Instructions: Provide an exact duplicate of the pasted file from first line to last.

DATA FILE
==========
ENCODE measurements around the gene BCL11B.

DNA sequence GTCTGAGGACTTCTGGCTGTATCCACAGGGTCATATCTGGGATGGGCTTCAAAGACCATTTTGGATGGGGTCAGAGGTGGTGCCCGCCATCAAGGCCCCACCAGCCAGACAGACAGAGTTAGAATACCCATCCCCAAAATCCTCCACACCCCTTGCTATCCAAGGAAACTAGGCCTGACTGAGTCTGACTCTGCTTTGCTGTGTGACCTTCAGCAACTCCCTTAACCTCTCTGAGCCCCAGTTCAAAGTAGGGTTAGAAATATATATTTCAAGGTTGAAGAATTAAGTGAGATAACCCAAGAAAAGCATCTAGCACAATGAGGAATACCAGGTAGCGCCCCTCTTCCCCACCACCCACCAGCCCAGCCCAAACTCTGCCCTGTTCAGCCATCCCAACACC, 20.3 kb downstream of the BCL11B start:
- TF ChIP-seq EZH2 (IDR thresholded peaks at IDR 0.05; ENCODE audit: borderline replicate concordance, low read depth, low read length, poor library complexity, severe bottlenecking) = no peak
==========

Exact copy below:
ENCODE measurements around the gene BCL11B.

DNA sequence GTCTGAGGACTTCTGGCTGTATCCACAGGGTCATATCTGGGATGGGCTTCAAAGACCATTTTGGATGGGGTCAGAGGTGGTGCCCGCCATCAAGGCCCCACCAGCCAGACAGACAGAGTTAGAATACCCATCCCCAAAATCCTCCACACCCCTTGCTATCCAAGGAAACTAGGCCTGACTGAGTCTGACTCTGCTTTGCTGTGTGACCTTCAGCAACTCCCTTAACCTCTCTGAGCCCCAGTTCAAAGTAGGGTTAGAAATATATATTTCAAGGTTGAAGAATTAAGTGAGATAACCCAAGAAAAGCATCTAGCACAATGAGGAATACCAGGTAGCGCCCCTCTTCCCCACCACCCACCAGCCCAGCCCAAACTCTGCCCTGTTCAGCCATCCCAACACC, 20.3 kb downstream of the BCL11B start:
- TF ChIP-seq EZH2 (IDR thresholded peaks at IDR 0.05; ENCODE audit: borderline replicate concordance, low read depth, low read length, poor library complexity, severe bottlenecking) = no peak